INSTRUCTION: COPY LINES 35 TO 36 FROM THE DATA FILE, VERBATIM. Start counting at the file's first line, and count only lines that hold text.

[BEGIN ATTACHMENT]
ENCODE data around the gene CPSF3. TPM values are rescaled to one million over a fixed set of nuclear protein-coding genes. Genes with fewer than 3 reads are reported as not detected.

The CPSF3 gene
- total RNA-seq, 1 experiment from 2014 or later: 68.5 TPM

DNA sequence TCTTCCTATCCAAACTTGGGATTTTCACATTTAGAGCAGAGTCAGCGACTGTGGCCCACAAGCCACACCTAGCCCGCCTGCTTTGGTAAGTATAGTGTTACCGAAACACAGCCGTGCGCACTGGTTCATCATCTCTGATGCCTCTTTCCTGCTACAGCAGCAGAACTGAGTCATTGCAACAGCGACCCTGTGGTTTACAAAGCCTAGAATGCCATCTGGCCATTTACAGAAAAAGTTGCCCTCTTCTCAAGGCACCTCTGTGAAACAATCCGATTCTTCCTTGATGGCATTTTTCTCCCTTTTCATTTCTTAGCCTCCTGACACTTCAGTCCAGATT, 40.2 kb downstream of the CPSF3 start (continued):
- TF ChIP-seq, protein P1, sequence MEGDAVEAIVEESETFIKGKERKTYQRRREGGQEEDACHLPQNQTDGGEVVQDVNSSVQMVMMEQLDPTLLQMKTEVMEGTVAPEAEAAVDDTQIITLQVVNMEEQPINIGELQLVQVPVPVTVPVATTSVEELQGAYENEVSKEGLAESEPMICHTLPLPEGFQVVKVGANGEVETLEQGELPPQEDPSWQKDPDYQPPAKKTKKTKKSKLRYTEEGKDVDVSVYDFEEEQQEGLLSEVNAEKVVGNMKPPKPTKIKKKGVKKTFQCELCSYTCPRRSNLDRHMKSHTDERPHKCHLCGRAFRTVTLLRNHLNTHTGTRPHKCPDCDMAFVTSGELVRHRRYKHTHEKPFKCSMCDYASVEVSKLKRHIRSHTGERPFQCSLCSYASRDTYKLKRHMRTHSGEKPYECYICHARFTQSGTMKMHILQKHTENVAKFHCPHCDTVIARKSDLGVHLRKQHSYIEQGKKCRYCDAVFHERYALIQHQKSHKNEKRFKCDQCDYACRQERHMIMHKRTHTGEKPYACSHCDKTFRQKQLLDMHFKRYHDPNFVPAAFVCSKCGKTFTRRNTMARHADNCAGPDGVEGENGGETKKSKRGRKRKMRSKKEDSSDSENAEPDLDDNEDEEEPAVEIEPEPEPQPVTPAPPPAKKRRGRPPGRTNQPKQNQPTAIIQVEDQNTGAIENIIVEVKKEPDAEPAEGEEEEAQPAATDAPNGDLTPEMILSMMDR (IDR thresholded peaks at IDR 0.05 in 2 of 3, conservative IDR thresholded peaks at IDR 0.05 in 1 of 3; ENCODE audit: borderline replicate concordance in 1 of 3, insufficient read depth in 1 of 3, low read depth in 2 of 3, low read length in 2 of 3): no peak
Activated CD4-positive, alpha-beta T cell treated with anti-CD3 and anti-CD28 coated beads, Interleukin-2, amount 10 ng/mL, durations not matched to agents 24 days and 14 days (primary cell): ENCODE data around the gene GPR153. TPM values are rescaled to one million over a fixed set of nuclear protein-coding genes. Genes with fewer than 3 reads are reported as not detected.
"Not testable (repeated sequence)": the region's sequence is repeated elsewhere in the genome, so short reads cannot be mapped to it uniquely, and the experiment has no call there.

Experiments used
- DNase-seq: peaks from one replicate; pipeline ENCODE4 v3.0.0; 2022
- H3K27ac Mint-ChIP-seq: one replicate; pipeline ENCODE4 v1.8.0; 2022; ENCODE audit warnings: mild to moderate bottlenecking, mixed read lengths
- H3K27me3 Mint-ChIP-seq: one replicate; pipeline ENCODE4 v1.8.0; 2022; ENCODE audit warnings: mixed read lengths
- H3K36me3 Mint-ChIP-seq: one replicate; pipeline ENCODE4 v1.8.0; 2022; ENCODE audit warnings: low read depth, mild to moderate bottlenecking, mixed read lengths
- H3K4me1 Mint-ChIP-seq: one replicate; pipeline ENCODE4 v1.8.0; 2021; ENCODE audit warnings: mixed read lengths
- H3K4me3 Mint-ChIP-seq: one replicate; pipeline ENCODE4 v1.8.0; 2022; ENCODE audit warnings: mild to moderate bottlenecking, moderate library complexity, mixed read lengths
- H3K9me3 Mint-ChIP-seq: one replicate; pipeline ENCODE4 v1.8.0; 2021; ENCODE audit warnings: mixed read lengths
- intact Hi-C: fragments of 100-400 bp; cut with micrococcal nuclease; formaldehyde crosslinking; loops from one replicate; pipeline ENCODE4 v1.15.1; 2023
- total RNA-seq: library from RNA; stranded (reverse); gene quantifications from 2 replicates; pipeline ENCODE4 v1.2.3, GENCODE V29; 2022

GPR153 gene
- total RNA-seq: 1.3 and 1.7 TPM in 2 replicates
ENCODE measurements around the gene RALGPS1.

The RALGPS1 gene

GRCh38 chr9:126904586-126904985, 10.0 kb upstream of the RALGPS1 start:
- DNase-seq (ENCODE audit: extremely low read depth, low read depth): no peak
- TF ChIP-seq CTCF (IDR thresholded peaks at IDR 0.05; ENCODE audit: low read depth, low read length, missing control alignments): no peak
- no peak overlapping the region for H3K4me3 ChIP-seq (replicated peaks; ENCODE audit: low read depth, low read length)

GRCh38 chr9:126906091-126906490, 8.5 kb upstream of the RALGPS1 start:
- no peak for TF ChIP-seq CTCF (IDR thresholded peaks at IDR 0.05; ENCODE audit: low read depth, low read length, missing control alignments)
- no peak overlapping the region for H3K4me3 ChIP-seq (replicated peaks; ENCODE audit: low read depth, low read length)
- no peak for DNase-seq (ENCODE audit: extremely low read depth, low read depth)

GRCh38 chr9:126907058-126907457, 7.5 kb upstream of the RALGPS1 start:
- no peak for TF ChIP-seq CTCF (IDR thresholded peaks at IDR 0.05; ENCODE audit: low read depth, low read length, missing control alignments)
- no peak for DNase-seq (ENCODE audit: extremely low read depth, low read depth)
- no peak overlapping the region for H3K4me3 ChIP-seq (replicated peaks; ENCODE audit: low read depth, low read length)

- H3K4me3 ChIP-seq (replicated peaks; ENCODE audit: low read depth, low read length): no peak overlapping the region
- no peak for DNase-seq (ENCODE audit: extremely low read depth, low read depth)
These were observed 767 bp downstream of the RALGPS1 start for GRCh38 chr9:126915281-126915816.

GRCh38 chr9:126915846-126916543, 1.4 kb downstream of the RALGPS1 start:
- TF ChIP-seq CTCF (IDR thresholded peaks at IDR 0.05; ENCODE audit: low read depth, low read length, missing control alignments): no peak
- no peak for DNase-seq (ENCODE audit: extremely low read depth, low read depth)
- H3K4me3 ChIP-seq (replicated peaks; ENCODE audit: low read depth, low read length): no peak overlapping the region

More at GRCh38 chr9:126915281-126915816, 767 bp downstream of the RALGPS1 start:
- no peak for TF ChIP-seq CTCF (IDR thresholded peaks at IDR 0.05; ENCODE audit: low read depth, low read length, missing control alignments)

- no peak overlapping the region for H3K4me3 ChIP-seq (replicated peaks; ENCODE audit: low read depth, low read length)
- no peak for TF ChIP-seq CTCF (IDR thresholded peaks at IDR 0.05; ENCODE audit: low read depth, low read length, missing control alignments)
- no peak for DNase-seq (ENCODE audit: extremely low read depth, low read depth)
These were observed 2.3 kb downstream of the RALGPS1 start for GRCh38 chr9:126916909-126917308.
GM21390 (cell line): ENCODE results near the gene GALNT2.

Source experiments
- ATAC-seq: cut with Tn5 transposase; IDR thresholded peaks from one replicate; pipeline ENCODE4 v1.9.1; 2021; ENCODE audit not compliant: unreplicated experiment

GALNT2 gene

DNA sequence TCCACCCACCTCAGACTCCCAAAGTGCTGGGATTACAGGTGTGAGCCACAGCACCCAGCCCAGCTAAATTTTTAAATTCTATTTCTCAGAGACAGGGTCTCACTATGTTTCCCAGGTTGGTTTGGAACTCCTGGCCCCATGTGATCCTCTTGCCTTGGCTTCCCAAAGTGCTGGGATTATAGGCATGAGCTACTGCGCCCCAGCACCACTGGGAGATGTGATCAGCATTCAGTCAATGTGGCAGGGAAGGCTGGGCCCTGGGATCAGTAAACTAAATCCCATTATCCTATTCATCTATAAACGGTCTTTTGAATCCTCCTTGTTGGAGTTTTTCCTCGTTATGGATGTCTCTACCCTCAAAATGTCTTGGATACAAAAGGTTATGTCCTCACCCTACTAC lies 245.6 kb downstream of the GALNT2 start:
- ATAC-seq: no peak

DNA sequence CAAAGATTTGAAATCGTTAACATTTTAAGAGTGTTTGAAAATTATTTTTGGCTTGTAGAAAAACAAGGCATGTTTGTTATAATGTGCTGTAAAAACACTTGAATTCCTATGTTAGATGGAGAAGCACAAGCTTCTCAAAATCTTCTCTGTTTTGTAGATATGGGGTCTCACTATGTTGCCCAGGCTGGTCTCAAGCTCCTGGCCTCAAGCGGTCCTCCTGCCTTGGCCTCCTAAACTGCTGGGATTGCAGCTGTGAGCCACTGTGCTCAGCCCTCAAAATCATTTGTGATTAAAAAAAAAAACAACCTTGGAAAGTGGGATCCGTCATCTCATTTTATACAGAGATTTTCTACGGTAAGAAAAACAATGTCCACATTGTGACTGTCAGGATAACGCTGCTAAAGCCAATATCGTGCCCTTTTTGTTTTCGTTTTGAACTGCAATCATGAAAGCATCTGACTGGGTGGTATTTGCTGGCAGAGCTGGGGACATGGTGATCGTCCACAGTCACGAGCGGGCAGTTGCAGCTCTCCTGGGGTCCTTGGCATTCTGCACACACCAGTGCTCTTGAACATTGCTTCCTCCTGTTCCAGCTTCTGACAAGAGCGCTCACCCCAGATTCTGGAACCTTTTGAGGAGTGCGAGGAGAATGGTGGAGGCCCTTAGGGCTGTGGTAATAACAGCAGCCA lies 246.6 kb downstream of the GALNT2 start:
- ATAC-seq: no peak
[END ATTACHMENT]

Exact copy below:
- no peak for DNase-seq (ENCODE audit: extremely low read depth, low read depth)
These were observed 767 bp downstream of the RALGPS1 start for GRCh38 chr9:126915281-126915816.